Confederate strategy sought more limited objectives: not the total destruction of the enemy, but merely the ability to withstand the Northern onslaught and achieve a stable political future. But "strategic thinking in the South was almost nonexistent" (411), and, while Union strategy gained precision and sophistication as the war went on, the Confederates vacillated over the best means to achieve their political objectives. Like so many others before him, Stoker blames Confederate President Jefferson Davis for failure to grow as a commander-in-chief during the war and for trying to be his own general-in-chief. This was most tellingly evident in the spring of 1864, when Davis attempted to assert tactical control over Confederate forces in Mississippi from his office in Richmond, rather than delegating such control to his commander on the ground, Leonidas Polk. Thus, Davis's "cumbersome accumulation of duties … injured the Confederate cause by denying it a clear chain of command and decisive leadership at the top" (123). Granted, Lincoln suffered the same defect for a portion of the war, but he grew out of it, while Davis never did.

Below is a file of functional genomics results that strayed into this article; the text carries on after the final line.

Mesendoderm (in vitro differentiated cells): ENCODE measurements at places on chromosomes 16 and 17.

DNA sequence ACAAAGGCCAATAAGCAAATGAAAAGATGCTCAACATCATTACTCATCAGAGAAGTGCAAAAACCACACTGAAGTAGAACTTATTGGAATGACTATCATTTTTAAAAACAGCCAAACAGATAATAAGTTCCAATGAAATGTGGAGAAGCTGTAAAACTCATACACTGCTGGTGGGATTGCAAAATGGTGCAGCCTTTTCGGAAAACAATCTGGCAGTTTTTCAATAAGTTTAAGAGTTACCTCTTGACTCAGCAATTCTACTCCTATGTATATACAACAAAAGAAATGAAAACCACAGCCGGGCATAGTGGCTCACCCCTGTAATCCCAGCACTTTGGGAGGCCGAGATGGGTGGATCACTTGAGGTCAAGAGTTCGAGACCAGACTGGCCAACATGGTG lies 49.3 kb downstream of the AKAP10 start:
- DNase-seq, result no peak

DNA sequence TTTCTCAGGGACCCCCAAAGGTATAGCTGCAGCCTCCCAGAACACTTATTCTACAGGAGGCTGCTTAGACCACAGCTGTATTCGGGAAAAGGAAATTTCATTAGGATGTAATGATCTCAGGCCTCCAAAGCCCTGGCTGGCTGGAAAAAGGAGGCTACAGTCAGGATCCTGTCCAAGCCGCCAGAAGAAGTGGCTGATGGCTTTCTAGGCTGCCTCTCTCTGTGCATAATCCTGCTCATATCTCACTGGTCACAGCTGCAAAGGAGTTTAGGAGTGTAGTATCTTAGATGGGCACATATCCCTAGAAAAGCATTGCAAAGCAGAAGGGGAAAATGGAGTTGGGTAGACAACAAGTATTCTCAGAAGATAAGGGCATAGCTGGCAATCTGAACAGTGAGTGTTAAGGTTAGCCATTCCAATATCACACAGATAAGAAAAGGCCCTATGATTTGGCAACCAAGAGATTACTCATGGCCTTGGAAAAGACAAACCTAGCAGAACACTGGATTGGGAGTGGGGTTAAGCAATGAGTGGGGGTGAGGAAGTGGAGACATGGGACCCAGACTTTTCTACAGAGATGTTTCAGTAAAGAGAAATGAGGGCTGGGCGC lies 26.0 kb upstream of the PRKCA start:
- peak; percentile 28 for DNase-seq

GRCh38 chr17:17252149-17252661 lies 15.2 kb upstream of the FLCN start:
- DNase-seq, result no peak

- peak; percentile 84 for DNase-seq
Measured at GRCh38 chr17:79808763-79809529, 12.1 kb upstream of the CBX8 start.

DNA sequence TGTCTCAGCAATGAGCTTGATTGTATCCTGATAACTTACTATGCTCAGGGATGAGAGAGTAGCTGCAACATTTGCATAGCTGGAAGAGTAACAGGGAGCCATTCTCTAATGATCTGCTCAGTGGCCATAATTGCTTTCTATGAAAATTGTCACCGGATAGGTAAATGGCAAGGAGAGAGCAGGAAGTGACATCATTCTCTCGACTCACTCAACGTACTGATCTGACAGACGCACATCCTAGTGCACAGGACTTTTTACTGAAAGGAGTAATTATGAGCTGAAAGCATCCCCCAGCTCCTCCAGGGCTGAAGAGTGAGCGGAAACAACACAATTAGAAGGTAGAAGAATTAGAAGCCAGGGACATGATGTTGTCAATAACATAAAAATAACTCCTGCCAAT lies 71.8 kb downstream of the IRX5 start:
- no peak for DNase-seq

The glimmer of hope for Confederate strategic planning came from Robert E. Lee, who actually understood how to win the war and "kept the political objective in view, as well as the military means of reaching it" (156). Striking at the enemy's will was Lee's strategic vision, one that Davis never grasped beyond a repeated operational call to concentrate forces and attack. Lee also turned to concentration whenever possible, but, unlike Davis, he wished to direct such a gathering of force not against enemy forces but "Union public opinion, and thus its will to fight" (279). Unfortunately for the Confederates, their chance to do this was increasingly diminished during the war so as to extinguish any hope of wresting a winning strategy from the growing likelihood of annihilation.